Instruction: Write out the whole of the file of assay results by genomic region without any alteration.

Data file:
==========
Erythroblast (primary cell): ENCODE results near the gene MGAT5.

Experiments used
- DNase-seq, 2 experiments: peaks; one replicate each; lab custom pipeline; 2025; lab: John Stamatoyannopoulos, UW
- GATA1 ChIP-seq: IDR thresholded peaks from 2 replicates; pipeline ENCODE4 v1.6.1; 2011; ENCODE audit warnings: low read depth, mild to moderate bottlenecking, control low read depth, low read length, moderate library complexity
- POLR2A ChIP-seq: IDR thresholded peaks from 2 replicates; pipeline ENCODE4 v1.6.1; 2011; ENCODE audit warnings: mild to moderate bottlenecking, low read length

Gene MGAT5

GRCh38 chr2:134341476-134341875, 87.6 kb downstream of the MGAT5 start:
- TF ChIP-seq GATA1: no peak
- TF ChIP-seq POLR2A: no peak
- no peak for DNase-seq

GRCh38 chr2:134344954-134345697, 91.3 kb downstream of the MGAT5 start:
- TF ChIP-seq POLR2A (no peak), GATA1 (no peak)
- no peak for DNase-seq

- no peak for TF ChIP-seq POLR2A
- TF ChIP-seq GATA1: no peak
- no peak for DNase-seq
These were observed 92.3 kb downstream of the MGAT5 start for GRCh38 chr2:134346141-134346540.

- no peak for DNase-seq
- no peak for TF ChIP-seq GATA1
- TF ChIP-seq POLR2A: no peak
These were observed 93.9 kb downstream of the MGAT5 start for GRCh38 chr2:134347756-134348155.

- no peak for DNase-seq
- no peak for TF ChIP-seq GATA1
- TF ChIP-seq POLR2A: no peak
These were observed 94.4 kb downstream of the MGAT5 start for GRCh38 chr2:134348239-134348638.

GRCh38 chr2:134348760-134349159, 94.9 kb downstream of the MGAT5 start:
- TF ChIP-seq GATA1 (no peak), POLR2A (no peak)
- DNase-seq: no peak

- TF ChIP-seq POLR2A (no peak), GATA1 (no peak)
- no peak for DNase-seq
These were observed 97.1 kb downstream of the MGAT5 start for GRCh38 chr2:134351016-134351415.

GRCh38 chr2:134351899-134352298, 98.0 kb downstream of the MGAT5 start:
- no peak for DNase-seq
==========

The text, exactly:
Erythroblast (primary cell): ENCODE results near the gene MGAT5.

Experiments used
- DNase-seq, 2 experiments: peaks; one replicate each; lab custom pipeline; 2025; lab: John Stamatoyannopoulos, UW
- GATA1 ChIP-seq: IDR thresholded peaks from 2 replicates; pipeline ENCODE4 v1.6.1; 2011; ENCODE audit warnings: low read depth, mild to moderate bottlenecking, control low read depth, low read length, moderate library complexity
- POLR2A ChIP-seq: IDR thresholded peaks from 2 replicates; pipeline ENCODE4 v1.6.1; 2011; ENCODE audit warnings: mild to moderate bottlenecking, low read length

Gene MGAT5

GRCh38 chr2:134341476-134341875, 87.6 kb downstream of the MGAT5 start:
- TF ChIP-seq GATA1: no peak
- TF ChIP-seq POLR2A: no peak
- no peak for DNase-seq

GRCh38 chr2:134344954-134345697, 91.3 kb downstream of the MGAT5 start:
- TF ChIP-seq POLR2A (no peak), GATA1 (no peak)
- no peak for DNase-seq

- no peak for TF ChIP-seq POLR2A
- TF ChIP-seq GATA1: no peak
- no peak for DNase-seq
These were observed 92.3 kb downstream of the MGAT5 start for GRCh38 chr2:134346141-134346540.

- no peak for DNase-seq
- no peak for TF ChIP-seq GATA1
- TF ChIP-seq POLR2A: no peak
These were observed 93.9 kb downstream of the MGAT5 start for GRCh38 chr2:134347756-134348155.

- no peak for DNase-seq
- no peak for TF ChIP-seq GATA1
- TF ChIP-seq POLR2A: no peak
These were observed 94.4 kb downstream of the MGAT5 start for GRCh38 chr2:134348239-134348638.

GRCh38 chr2:134348760-134349159, 94.9 kb downstream of the MGAT5 start:
- TF ChIP-seq GATA1 (no peak), POLR2A (no peak)
- DNase-seq: no peak

- TF ChIP-seq POLR2A (no peak), GATA1 (no peak)
- no peak for DNase-seq
These were observed 97.1 kb downstream of the MGAT5 start for GRCh38 chr2:134351016-134351415.

GRCh38 chr2:134351899-134352298, 98.0 kb downstream of the MGAT5 start:
- no peak for DNase-seq